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  1. #1
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    How do I know which BB tool to use?

    Im contemplating building my own bike from scratch, and it would be my first time doing so. Yes yes i know i know its more expensive, ive read all those threads.
    And yes it very easily can be. and i accept that, but the value of knowing how to assemble an entire bike is very appealing. And i know what I want, and what I can get away with in terms of parts and gear.

    I have various tools at the house, but not many bicycle specific tools.

    So please teach me bike tools.

    What BB tools will I need? How do I choose out the right one? The frame i'm looking at uses 68mm BB, there are many types and kinds of bottom brackets and a specific tool for each, am I right?

    What about the headset? Ive read some DIY ways of installing headsets. This part of the build worries me the most.

    Then i need a chain tool, thats straight forward.

    Everything else I can take care of with basic tools.

    Am I missing anything?

  2. #2
    Senior Member
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    get the bb tool that fits the bb that you want to use

  3. #3
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    The crankset determines the bottom bracket and that determines the tool. Pretty much the same for all of the other parts.

  4. #4
    Senior Member
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    If you're going to use a cartridge BB (shimano, truvative etc), you'll most like likely need this one:



    If you're going the external BB route, get this:



    Both are from Park Tools.

  5. #5
    SE Wis dedhed's Avatar
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    Apr 2005
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    Milwaukee, WI
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    '68 Raleigh Sprite, '02 Raleigh C500, '84 Raleigh Gran Prix, '91 Trek 400
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    If you're using a typical headset, IMO it's one part that really doesn't need bike specific tools. I use a brass drift to knock out cups and crown race. Threaded rod, nuts, and washers to press new ones in. A piece of copper or PVC pipe tp drive on new crown race. Probably the most important tool is a caliper to measure things so you get the right headset as far as cup and race diameters, stack height etc.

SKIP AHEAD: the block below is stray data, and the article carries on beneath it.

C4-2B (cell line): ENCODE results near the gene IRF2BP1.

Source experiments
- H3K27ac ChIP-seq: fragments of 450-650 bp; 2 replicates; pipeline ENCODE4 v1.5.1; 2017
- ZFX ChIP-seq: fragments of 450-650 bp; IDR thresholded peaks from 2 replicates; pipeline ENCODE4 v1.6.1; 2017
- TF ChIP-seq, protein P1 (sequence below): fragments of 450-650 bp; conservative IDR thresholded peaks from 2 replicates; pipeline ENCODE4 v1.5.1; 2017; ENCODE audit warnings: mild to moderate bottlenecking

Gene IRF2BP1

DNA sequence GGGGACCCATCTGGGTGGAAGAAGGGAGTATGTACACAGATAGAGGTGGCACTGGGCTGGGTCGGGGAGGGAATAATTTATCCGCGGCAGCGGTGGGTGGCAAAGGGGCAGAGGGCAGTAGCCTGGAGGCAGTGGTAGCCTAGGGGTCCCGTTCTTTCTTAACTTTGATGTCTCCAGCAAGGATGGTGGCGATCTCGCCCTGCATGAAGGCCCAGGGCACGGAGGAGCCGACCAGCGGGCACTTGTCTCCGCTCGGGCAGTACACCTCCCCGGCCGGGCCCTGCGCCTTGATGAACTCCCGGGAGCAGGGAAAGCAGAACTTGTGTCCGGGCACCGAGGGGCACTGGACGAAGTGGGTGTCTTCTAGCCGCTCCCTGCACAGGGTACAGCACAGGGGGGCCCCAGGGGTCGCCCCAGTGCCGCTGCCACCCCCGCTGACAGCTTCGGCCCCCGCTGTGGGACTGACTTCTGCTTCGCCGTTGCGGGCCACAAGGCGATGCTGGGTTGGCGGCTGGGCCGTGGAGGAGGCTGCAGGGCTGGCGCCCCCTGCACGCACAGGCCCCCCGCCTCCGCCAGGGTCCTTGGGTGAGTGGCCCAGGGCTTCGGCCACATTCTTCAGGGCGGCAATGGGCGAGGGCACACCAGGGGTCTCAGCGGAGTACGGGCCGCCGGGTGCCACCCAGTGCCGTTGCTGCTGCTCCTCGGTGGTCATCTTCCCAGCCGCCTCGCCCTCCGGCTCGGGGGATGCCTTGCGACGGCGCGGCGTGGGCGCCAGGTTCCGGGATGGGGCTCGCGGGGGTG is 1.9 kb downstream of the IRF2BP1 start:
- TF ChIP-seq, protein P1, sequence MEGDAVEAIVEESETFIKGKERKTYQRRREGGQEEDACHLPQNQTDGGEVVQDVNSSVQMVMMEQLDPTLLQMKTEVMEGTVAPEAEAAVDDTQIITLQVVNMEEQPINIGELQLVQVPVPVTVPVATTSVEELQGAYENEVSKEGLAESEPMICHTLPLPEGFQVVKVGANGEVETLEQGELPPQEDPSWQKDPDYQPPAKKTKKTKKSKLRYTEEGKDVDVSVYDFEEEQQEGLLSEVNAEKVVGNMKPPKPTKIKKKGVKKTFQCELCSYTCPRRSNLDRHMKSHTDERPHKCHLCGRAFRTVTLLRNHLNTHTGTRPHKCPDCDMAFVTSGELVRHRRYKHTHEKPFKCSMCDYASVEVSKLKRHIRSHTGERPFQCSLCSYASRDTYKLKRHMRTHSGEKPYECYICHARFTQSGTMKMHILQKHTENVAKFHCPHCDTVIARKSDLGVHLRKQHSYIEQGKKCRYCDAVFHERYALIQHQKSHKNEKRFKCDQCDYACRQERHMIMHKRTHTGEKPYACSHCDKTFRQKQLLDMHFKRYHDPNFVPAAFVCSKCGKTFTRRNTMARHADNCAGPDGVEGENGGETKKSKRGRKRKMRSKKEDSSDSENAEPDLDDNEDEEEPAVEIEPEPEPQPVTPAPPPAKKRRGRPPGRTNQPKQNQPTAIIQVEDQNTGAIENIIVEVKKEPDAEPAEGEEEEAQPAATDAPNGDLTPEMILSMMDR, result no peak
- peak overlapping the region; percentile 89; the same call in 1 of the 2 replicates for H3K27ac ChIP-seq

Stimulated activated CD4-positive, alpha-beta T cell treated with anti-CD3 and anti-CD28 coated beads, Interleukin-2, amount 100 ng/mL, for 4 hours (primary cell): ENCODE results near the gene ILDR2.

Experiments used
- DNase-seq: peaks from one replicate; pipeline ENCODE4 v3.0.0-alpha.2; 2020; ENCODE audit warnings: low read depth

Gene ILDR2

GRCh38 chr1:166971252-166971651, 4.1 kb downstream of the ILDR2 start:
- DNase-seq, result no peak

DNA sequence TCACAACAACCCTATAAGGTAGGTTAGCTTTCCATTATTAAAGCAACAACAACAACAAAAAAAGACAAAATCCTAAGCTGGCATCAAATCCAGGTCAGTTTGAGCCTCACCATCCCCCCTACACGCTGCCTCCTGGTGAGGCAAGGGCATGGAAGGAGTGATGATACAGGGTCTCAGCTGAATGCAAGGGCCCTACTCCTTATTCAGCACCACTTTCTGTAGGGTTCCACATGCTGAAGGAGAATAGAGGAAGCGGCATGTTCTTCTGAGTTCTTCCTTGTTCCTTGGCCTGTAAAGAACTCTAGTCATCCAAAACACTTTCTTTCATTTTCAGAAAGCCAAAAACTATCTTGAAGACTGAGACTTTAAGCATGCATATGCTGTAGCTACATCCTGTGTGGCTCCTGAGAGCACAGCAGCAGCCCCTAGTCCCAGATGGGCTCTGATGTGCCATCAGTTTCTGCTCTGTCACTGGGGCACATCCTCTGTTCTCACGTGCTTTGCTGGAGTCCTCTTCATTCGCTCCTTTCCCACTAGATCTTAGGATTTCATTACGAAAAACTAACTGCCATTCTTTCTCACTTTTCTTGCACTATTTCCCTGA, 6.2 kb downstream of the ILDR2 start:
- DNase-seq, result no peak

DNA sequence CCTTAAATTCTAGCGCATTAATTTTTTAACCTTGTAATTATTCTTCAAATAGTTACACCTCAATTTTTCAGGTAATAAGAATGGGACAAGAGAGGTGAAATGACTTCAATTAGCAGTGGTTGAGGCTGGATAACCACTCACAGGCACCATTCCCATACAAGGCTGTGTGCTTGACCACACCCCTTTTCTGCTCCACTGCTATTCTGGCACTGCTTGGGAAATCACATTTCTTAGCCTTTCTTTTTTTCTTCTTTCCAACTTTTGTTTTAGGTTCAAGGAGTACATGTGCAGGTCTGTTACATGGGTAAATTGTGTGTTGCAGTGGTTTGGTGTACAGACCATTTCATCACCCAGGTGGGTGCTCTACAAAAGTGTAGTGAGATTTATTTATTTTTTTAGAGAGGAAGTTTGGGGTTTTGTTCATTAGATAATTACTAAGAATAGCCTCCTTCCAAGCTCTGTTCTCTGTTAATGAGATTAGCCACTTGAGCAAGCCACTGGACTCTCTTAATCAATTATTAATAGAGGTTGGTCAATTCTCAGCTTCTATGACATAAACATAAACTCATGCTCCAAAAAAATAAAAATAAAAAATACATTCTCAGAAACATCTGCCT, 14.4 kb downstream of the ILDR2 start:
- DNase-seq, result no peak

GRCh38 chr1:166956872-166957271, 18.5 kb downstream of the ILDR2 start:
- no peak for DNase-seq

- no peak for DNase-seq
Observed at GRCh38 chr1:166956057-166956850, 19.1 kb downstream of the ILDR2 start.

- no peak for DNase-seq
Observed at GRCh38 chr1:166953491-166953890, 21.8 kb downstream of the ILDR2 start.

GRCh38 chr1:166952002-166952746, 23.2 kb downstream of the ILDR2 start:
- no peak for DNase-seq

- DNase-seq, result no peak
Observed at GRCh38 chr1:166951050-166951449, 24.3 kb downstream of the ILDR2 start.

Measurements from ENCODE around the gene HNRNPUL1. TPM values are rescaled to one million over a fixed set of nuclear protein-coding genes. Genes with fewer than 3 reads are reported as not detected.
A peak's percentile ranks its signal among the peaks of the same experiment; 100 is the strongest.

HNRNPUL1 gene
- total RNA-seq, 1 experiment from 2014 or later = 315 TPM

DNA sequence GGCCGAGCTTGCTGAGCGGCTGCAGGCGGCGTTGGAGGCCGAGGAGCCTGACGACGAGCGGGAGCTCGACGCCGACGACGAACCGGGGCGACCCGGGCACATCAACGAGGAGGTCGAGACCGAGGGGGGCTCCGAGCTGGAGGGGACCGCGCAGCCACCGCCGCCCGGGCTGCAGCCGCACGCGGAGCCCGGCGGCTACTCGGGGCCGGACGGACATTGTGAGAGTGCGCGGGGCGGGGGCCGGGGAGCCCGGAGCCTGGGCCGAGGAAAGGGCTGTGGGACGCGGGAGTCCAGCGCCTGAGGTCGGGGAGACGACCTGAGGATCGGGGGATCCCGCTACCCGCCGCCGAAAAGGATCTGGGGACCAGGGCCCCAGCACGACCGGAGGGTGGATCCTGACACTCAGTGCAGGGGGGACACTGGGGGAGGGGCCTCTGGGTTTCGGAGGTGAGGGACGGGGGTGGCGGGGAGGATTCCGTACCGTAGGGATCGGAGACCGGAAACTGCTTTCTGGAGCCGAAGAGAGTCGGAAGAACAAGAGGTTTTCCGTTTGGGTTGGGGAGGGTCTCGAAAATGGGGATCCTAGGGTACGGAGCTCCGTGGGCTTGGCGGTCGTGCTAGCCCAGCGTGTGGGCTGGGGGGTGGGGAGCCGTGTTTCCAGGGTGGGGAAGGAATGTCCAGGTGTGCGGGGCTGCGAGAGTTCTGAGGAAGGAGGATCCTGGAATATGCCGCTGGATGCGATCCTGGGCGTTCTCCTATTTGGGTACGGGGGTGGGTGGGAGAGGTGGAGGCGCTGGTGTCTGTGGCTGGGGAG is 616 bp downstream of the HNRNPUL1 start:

'68 Raleigh Sprite, '02 Raleigh C500, '84 Raleigh Gran Prix, '91 Trek 400

  6. #6
    Senior Member jeepr's Avatar
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    I don't know where you live, but your LBS might be the way to go. I have no problem showing someone how to work on their own bike, especially if they buy tools and parts from me..

  7. #7
    Pleasurable Pain greyghost_6's Avatar
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    You could just start with a bike and take it apart. A lot of parts need the same special tool to remove them (there are some exceptions) but that's how I learned. Take it apart, and put it together. But since you probably want to work with newer stuff for an assembly you might be in for a lot. Start small, get a park tools chain breaker, a good set of METRIC allen wrenches, I like parks big pedal wrench (PW-4) it has 2 positions (its more expensive but its a freaking INVESTMENT that will last 50+ years). And go from there.
    I had to re-learn how to walk once, but never needed to re-learn how to ride a bike. Cyclist for life.

  8. #8
    Senior Member JonathanGennick's Avatar
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    For headsets, I use the following:

    http://cgi.ebay.com/Mountain-Bike-Ro...#ht_500wt_1023

    You could probably source most or all of the parts at your local hardware store, but I bought the set from eBay. What I like about it is that the discs that press the headset cups are designed to seat into the headset bearing. Press the cup with the bearing in place, and everything stays inline. The set above fits 1 1/8" and 1" headsets. There is a separate set for 1.5". I press several headsets a year using the tool.

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